La femme de Gilles by Madeleine Bourdouxhe

To all my fellow women out there.

If your partner has been unfaithful, please don’t blame the other woman. She has not made any promise to you to be faithful. She has no obligation to take care of you, to look after your feelings or anything like that. She has no part of your relationship.

Blame your partner. It was them who promised to be faithful, they who are in a relationship with you and it was them who did the bad thing. Blame your partner, not the other woman.

Now, going back to the book Le Femme de Gilles (Gilles’s woman). It’s about an affair, if you couldn’t guess from my introduction. Elisa is married to Gilles, a factory worker in 1930s Belgium, whom starts an affair with Victorine, Elisa’s sister (And no, that doesn’t change my introduction). Elisa, a stereotypical house wife, decides to deal with it by hoping it goes over.

Elisa didn’t think about anything else but Gilles, Gilles didn’t think about anything else bt himself. (Chapter XVII)

It says something about the writing when a character that should, and did, make me shout at the wall due to her stupidity and in my eyes weakness, does invoke a lot of sympathy. I understand she doesn’t know what to do and the use of descriptive language is absolutely amazing.

These read like real, three dimensional characters and that’s good considering the book is 9782742790098-us-300about 130 pages. It also touches on the real life setting with jealousy and how other people read a situation like that being Judgey McJudgepants, but doesn’t really offer any help.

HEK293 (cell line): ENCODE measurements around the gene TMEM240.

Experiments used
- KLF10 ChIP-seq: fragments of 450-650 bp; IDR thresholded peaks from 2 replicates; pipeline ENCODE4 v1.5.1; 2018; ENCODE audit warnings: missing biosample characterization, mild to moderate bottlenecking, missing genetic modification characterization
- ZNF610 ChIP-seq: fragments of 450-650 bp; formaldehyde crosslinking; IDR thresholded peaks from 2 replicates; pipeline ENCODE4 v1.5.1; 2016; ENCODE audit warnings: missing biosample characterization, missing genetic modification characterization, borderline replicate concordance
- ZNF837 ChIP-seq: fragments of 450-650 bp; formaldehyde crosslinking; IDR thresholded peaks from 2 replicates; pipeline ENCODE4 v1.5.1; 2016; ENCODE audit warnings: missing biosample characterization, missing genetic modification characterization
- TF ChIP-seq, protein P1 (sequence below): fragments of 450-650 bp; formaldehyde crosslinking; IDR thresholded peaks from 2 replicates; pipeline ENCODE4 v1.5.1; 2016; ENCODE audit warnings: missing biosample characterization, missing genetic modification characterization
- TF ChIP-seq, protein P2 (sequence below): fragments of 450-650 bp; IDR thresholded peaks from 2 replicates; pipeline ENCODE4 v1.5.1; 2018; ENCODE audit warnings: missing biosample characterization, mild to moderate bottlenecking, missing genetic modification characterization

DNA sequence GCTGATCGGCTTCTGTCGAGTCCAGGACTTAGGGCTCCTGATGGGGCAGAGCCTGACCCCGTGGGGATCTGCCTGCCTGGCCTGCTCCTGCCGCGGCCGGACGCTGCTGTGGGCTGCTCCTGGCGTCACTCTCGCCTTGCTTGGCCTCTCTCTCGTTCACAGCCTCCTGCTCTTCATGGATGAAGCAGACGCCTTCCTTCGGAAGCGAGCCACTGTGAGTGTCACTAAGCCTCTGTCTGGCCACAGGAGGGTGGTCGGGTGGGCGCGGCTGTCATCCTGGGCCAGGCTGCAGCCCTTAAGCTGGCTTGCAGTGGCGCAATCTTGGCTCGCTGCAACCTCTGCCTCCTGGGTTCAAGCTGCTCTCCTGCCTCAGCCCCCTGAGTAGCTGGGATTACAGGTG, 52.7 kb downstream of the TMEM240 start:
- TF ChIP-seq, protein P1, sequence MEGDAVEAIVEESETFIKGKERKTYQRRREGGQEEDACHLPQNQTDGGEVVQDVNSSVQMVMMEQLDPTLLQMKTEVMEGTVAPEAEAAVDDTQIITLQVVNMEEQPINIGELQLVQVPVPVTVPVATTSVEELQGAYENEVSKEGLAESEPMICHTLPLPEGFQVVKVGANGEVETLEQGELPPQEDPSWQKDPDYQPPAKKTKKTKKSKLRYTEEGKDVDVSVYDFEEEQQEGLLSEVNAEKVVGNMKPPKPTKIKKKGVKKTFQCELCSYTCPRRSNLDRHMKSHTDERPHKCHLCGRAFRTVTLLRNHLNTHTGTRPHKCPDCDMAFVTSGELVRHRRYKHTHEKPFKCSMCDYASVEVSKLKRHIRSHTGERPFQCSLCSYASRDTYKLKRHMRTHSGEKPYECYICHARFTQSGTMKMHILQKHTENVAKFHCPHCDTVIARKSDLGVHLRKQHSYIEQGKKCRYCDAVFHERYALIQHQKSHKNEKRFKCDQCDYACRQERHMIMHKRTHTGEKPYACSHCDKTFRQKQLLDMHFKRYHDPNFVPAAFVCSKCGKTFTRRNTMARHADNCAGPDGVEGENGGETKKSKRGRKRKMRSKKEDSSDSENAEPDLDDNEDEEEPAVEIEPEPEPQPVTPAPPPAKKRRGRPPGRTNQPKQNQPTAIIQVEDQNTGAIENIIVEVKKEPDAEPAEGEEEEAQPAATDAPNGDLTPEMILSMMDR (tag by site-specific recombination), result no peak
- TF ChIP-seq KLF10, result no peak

The only time when reading I felt cheated of anything was when it came to Victorine, who never became anything else but ‘Evil temptress who lured poor Gilles into his bad fate’. I would have handled it if the book was written in the first person and was told by Elisa, because then you have the unreliable narrator, but we don’t so the narrator just fails.

I don’t identify with Elisa, nor have I experienced what she is going through, but the fact that I am sitting there hoping her plans will succeed (however stupid I find them at times) makes me have to recommend this book. As someone quite sure she would have dumped any man being unfaithful to me, and knowing strong feminists often get critiqued for being too judgemental towards women who choose to be housewives (and Elisa is a character whom would have chosen to be a housewife even if she wasn’t living in a time and place where that was expected of her), it’s nice to know I can read and enjoy story like this, and feel sympathy and root for a character like this.


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